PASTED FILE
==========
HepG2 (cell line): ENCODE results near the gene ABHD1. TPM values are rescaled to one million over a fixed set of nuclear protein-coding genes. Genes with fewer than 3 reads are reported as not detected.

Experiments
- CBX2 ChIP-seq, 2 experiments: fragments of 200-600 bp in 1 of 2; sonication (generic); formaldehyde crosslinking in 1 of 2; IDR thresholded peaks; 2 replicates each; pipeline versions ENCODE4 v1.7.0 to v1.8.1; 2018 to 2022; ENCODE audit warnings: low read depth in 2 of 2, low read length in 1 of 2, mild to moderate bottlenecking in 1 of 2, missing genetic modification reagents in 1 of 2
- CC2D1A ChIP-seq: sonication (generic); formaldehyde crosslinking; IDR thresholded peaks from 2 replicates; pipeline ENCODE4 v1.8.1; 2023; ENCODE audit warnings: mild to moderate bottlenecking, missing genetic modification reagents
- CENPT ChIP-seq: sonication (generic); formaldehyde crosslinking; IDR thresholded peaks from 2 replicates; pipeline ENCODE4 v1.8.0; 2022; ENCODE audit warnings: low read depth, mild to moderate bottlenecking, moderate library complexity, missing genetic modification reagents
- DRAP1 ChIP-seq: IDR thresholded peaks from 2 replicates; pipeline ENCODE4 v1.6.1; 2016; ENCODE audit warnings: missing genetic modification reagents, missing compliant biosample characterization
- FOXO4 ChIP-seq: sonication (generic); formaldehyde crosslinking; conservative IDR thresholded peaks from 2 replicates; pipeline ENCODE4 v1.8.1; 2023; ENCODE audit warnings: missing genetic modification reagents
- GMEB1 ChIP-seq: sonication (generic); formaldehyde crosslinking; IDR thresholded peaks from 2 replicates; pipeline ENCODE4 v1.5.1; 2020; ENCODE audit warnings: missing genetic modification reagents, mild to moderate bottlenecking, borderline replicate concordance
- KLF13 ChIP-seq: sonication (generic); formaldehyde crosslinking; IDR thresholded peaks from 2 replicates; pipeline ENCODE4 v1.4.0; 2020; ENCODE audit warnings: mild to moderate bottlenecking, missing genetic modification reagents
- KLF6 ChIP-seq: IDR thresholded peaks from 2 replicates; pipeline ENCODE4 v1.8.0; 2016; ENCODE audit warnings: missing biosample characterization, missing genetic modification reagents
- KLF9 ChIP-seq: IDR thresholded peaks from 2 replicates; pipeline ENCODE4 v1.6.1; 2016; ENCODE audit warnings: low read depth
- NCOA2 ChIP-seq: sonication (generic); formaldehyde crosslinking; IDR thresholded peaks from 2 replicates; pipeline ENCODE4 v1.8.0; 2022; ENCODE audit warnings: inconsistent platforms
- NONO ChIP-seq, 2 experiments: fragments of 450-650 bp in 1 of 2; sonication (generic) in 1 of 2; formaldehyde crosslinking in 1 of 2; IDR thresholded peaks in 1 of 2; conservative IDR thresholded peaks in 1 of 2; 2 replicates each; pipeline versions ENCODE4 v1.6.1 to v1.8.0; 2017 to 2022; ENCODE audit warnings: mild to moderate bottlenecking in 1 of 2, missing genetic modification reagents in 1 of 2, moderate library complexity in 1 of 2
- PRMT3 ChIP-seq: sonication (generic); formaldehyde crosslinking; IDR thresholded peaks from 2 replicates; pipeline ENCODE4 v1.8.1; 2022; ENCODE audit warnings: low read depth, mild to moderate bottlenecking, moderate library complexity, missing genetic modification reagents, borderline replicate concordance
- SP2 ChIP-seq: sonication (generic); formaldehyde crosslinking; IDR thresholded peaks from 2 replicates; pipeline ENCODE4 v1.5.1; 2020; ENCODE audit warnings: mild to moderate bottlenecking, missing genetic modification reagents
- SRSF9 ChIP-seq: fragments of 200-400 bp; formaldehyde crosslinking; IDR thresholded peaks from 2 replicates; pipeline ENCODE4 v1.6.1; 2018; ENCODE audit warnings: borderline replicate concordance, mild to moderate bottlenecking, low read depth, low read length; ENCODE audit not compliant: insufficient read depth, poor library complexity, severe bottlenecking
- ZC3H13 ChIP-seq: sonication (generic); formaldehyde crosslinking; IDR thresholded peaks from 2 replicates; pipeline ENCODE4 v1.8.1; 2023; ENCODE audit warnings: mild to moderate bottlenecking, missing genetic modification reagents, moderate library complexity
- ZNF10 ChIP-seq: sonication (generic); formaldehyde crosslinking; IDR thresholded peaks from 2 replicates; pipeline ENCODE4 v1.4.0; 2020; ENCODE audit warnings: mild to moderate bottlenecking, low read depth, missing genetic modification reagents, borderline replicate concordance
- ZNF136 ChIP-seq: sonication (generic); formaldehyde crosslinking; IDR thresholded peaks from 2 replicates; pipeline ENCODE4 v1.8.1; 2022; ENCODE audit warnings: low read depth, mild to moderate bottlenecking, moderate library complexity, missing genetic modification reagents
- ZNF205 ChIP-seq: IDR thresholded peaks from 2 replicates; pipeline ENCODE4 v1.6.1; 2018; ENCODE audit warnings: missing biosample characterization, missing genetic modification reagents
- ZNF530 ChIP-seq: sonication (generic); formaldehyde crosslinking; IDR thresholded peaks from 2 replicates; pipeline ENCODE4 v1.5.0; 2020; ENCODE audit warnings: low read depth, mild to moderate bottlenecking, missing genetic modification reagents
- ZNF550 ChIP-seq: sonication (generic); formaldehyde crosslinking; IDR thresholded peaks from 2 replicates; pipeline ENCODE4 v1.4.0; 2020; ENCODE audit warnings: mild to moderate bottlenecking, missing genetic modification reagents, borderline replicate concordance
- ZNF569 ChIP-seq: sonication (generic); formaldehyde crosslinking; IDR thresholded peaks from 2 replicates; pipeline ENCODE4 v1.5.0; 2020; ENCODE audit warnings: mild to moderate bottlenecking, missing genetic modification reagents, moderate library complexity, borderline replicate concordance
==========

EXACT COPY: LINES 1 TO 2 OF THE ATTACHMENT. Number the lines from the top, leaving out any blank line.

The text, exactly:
HepG2 (cell line): ENCODE results near the gene ABHD1. TPM values are rescaled to one million over a fixed set of nuclear protein-coding genes. Genes with fewer than 3 reads are reported as not detected.

Experiments